From the New York Times (Cutting Dosage of Costly Drug Spurs a Debate)
When a drug can cost more than $300,000 a year, the right dose becomes a matter of public debate.
The drug in question, Cerezyme, is used to treat a rare inherited enzyme deficiency called Gaucher disease. Some experts say that for most patients, as little as one-fourth the standard top dose would work, saving the health care system more than $200,000 a year per Gaucher patient.
“It is economic malpractice to give a much higher dose of an expensive drug than is required,” said Dr. Ernest Beutler, an authority on Gaucher disease at the Scripps Research Institute.
Some other Gaucher specialists argue otherwise, saying that skimping on the medicine could endanger patients.
The economic stakes are high, but a big part of the problem is how drugs are priced in the first place. Infused and injected drugs (which are also usually the most costly) tend to be priced by volume or vial. Use twice the dose of Cerezyme and it will cost twice as much.
Interestingly this is not the pricing model generally used for pills. Higher strengths of drugs like Lipitor don’t tend to cost much more than the lower strengths, if they cost more at all. That’s the reason that pill splitting is used to cut costs.
I’d like to see someone try pricing drugs like software. After all, it costs very little to manufacture software or drugs. Most of the cost is in R&D. Therefore a licensing model could work well. Rather than charging a Gaucher patient twice as much if they use twice the dose, why not just charge by patient-month or patient-year? Same thing with less expensive pills like Lipitor for chronic conditions. Charge a certain amount per patient-year and let the patient and doctor adjust the dosage to the right level.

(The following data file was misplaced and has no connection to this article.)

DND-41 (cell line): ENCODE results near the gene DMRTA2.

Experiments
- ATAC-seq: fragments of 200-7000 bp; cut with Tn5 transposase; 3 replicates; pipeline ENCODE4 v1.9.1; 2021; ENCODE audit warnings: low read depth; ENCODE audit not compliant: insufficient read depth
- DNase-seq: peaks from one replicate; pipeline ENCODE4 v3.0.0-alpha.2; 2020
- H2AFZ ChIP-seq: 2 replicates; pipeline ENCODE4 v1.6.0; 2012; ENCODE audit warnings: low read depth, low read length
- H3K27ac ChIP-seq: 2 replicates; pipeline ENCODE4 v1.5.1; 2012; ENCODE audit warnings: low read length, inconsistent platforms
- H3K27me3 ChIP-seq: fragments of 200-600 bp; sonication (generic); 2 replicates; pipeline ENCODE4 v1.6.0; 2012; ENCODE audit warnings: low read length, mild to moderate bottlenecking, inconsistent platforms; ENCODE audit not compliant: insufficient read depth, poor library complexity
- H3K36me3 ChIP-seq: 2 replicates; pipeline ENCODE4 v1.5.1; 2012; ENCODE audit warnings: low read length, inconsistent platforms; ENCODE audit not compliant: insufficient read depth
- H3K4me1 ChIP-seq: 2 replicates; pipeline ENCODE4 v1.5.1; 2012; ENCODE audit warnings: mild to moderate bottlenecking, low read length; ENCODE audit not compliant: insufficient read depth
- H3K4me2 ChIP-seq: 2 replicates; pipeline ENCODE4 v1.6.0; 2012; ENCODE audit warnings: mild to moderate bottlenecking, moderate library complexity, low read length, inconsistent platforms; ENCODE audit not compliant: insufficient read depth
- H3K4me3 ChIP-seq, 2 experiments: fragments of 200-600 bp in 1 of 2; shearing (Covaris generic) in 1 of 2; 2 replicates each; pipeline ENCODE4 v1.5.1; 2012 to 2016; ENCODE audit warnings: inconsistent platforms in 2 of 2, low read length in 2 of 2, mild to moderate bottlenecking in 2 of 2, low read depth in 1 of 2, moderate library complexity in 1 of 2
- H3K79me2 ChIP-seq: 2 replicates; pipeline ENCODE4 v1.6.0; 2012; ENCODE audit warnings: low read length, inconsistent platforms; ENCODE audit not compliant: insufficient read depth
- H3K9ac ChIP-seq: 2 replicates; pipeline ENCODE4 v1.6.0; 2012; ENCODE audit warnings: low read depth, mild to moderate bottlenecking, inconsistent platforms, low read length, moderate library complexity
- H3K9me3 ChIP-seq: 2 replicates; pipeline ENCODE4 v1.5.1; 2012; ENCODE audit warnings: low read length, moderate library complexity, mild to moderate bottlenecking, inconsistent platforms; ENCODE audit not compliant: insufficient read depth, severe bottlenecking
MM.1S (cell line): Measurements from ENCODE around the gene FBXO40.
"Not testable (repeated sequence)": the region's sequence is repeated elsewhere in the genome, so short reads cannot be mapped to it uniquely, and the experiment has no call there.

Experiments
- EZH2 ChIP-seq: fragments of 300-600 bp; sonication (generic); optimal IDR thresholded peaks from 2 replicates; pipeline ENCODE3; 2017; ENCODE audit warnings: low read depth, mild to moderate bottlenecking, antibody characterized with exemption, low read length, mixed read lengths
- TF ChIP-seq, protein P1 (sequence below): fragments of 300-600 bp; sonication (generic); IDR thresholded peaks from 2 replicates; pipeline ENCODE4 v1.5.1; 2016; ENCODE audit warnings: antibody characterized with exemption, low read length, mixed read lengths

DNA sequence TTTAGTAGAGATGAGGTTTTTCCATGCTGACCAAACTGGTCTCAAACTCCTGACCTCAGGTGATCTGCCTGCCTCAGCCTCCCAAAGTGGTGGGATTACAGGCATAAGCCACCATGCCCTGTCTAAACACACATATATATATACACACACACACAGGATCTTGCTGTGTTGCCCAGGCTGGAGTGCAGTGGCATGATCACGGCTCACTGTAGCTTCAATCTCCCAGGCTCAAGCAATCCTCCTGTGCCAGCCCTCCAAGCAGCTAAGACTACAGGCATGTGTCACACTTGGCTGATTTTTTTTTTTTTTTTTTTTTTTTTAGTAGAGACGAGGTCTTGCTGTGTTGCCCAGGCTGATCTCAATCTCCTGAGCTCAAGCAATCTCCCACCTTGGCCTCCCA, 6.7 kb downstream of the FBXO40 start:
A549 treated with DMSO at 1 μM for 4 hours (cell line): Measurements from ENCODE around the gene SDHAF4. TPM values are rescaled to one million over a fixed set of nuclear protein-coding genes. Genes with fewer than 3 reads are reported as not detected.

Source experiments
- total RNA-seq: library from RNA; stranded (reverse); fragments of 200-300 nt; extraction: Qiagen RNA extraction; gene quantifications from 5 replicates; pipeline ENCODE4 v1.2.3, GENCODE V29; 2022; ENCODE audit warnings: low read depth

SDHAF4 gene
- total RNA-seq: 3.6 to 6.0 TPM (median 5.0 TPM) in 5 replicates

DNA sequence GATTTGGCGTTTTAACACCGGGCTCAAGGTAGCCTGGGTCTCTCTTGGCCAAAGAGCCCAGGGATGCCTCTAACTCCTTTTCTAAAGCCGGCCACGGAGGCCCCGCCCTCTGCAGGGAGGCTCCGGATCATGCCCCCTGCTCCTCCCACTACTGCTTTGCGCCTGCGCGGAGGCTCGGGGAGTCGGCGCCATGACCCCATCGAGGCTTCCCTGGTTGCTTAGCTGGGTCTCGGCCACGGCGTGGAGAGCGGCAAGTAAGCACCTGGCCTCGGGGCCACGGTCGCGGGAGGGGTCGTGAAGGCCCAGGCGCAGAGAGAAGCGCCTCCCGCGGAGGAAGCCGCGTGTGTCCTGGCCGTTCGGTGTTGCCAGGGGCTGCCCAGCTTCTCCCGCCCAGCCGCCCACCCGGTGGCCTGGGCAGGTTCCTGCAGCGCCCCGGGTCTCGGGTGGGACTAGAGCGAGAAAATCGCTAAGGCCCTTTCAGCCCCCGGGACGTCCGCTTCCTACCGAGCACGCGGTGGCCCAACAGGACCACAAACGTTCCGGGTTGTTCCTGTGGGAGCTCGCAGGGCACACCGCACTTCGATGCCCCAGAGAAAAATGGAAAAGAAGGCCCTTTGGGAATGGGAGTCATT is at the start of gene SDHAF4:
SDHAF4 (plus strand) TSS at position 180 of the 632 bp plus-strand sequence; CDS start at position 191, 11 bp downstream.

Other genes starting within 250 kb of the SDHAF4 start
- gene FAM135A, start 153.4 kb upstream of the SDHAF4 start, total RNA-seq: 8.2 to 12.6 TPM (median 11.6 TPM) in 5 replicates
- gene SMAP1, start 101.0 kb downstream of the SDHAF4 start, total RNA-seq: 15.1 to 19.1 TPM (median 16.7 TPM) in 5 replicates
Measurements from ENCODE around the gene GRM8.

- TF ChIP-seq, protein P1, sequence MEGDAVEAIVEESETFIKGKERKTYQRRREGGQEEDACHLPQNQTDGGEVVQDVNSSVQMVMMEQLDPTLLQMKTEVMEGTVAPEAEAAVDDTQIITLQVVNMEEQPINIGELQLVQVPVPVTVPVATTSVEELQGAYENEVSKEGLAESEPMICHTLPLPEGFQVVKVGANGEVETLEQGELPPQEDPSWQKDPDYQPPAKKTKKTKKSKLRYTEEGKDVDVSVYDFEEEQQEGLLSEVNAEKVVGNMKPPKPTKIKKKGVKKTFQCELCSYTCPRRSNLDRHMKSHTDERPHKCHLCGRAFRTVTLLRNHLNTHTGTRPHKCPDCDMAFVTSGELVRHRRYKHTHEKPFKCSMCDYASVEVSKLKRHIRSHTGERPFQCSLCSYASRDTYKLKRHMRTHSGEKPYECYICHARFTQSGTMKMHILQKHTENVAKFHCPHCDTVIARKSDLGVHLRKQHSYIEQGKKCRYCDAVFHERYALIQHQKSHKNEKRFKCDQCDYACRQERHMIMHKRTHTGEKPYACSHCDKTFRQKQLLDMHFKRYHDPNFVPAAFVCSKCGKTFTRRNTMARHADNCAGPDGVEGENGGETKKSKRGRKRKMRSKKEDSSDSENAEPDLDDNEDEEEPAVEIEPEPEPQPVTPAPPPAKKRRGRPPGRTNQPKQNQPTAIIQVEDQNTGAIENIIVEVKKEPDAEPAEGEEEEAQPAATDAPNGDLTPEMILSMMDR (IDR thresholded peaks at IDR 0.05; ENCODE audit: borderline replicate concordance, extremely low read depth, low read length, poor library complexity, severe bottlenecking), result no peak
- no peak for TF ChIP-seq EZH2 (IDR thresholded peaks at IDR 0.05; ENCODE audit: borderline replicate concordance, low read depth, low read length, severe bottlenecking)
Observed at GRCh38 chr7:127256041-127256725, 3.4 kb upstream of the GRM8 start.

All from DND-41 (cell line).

Shifting to a licensing model would require some changes. For example:
- Shifting from prescription-by-prescription co-pays to a monthly or annual license. This probably wouldn’t be so hard, and existing PBMs could handle it
- Putting in place safeguards to protect against product diversion. This wouldn’t be a big deal if everyone went to a licensed model, but of course that won’t happen. In a mixed system patients with drug licenses might sell or give surplus drugs to others. This would need to be addressed, although arguably such diversion doesn’t have to be cut to zero to make licensing worthwhile